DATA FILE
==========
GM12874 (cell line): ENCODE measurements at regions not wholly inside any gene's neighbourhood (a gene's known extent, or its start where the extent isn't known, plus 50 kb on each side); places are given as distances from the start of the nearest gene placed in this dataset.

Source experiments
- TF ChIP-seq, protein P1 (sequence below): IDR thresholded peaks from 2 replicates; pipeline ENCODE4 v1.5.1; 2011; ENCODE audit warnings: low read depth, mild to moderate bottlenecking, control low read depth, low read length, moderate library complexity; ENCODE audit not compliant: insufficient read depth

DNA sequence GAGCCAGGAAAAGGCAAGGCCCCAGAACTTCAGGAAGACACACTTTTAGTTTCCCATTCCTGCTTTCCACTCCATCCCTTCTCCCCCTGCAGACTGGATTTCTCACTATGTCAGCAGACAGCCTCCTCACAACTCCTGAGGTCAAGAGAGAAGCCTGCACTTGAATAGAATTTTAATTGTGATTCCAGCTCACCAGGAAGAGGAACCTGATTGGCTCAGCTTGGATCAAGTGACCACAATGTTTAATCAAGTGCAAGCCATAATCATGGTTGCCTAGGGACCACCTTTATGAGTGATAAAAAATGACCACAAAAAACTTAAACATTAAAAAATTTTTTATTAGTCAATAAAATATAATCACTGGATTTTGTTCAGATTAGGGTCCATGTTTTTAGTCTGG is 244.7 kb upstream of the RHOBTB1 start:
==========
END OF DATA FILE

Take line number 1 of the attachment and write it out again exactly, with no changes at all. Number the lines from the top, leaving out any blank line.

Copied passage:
GM12874 (cell line): ENCODE measurements at regions not wholly inside any gene's neighbourhood (a gene's known extent, or its start where the extent isn't known, plus 50 kb on each side); places are given as distances from the start of the nearest gene placed in this dataset.